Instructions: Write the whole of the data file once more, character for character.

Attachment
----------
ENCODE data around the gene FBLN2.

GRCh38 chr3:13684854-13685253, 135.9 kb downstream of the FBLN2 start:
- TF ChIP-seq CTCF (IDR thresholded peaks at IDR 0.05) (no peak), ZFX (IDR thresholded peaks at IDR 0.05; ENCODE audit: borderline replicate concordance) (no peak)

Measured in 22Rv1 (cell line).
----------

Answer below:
ENCODE data around the gene FBLN2.

GRCh38 chr3:13684854-13685253, 135.9 kb downstream of the FBLN2 start:
- TF ChIP-seq CTCF (IDR thresholded peaks at IDR 0.05) (no peak), ZFX (IDR thresholded peaks at IDR 0.05; ENCODE audit: borderline replicate concordance) (no peak)

Measured in 22Rv1 (cell line).